The Handmaids Tale
Margaret Atwood
Contributed by Marshall Raine
Chapter 34

The events of the chapter remain in the courtyard which is now packed to capacity. A Commander comes in and informs the crowd that it is Thanksgiving, a day of praise. The session is filled with stories of sacrifice and victory, neither of these interesting Offred at all. The meeting is centered around the presentation of twenty young women to their Angel husbands. The girls, who are as young as fourteen years, walk to the stage covered in veils and are given to their husbands in an arranged marriage. The event prompts Offred to remember a conversation she held with the Commander.  The Commander believes that the situation in Gilead has offered women a conducive space where they can procreate in peace, free from any of the stresses found in the former USA, but Offred insists that the little freedom provided does not grant them love. The Commander counters this point by stating that in his experience, arranged marriages worked far better than the ones resulting from love. After that, the ceremony continues, and Offred remembers Aunt Lydia’s words stating that the primary aim of the community is to ensure that a firm relationship of love, trust, and companionship is created.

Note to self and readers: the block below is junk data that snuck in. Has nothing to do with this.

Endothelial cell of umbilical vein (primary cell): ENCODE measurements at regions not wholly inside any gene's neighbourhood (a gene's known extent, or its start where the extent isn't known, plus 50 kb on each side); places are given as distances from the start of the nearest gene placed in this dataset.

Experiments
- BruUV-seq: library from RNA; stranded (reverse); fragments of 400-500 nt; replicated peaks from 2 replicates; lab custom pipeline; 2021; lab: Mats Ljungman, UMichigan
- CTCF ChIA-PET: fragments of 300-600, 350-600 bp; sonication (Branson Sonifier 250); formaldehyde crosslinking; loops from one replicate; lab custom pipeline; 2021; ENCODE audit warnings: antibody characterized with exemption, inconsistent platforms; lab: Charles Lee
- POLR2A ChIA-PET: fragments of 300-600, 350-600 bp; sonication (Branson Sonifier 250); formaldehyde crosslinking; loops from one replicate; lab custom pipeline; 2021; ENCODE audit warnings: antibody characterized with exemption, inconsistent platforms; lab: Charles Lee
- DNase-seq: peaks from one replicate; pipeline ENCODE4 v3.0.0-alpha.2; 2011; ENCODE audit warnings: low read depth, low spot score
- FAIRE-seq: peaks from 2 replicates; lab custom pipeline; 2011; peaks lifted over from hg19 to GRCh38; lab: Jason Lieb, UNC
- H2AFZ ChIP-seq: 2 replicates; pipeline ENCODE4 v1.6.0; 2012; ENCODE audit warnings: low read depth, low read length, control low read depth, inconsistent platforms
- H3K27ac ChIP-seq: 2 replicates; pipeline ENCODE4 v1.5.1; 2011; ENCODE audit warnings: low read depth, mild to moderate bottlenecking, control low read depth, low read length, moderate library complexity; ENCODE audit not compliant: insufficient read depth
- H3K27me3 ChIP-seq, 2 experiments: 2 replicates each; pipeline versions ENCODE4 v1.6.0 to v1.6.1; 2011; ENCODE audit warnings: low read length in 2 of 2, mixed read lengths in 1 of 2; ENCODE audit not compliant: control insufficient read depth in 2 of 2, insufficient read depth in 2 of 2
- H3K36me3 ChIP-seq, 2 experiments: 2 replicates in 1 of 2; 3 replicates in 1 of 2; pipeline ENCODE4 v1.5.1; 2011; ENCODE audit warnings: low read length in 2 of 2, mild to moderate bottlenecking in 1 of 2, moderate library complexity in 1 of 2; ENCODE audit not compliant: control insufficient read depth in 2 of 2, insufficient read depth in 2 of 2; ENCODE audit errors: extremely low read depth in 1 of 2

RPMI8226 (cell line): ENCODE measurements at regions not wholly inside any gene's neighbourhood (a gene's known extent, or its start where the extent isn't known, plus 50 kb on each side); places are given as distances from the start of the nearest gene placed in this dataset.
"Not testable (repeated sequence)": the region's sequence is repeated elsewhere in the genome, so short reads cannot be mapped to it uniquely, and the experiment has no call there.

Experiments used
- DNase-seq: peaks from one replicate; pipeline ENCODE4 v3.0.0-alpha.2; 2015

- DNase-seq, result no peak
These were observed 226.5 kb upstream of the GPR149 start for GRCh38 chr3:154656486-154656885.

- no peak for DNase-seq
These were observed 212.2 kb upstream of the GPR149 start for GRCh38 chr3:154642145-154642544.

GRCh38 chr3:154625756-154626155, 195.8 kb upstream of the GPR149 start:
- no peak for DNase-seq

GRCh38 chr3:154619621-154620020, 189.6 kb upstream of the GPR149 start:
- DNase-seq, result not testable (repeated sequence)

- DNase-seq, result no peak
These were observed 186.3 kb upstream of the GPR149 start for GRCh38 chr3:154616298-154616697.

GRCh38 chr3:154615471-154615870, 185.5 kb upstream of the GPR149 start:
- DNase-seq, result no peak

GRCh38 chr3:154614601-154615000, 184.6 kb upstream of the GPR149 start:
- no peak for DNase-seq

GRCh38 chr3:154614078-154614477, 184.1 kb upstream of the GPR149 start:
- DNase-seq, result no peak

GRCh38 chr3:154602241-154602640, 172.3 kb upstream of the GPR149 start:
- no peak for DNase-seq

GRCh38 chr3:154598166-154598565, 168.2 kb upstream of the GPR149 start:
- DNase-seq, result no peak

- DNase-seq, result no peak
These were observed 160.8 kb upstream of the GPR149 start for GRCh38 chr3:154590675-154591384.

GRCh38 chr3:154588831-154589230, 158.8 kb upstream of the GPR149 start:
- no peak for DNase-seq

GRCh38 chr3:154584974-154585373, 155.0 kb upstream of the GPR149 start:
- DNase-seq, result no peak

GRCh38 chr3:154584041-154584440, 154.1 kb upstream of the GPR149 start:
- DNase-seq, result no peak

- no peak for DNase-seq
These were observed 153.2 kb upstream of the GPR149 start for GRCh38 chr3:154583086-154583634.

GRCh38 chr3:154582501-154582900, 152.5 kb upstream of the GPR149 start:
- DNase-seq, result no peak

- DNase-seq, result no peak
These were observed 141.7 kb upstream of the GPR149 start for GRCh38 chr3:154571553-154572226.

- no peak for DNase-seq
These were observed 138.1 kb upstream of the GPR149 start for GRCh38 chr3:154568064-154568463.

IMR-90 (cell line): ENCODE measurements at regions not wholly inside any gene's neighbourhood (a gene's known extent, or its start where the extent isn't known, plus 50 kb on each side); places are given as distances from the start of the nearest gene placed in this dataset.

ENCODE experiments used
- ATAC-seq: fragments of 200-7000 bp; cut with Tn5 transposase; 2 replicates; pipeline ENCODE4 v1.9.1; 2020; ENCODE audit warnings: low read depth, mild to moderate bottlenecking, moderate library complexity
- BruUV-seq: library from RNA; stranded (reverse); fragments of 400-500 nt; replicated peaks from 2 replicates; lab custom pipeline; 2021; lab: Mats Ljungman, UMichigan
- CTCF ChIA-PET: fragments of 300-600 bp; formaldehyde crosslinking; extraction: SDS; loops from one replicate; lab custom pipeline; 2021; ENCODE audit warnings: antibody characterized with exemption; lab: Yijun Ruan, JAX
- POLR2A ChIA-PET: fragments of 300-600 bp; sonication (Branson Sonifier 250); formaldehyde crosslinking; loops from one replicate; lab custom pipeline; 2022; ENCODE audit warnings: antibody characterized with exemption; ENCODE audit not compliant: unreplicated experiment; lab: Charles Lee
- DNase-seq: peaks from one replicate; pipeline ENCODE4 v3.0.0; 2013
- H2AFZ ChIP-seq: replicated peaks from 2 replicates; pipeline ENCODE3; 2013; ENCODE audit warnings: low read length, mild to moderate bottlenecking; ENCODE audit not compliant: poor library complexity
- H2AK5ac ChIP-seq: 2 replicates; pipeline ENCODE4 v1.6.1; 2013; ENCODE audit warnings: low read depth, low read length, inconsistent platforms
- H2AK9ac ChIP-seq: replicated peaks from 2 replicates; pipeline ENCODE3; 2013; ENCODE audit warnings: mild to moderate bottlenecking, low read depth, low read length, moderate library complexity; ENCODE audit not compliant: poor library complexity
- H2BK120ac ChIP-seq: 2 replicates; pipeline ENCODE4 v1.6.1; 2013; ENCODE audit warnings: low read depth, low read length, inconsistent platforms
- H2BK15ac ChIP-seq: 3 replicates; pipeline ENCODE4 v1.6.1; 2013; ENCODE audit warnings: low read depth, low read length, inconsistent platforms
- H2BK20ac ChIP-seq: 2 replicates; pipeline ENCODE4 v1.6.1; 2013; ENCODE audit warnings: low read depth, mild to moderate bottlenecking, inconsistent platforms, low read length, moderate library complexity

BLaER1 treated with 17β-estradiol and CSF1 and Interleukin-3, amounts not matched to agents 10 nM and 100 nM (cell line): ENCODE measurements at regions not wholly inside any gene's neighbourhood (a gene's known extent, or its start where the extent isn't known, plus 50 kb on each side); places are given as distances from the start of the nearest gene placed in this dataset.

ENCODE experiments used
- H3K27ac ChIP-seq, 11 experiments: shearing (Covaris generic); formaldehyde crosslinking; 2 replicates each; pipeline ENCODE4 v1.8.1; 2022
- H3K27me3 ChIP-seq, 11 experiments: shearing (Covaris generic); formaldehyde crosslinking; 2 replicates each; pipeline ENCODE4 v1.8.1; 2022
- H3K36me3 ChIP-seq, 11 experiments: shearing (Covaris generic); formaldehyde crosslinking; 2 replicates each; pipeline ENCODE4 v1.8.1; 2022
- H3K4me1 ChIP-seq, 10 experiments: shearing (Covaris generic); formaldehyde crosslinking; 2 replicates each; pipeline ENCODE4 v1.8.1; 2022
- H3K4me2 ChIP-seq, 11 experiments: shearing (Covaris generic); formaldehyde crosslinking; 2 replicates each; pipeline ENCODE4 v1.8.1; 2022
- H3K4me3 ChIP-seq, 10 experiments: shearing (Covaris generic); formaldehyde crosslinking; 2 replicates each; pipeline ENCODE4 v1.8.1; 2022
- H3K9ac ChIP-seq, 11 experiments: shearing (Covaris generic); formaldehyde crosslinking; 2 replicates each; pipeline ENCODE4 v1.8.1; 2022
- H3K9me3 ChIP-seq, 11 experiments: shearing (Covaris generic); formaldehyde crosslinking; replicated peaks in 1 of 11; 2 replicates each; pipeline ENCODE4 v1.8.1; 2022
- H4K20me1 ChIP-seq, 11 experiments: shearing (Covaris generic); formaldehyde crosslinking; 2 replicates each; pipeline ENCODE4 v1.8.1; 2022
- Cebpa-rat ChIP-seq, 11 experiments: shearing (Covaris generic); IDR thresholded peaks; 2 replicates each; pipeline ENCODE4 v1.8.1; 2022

The author tries to provide counter-arguments to the situation in Gilead’s society. There are so many rules and regulations that exist, but everybody has their own perspective on the situation. It seems that the ruling classes see almost all the laws as being positive ones, put in place for everyone’s benefit. For instance, the existing rules in Gilead ensure that children are not neglected and also ensure that women are safe at all times, apparently free from worry about rape or sexual assault. Furthermore, the law ensures that women are not forced to work if they do not want to. It is no coincidence that the positive aspects of Gilead’s laws are showcased at the Prayavaganza, a ceremony designed to show stability, commitment, love and trust.

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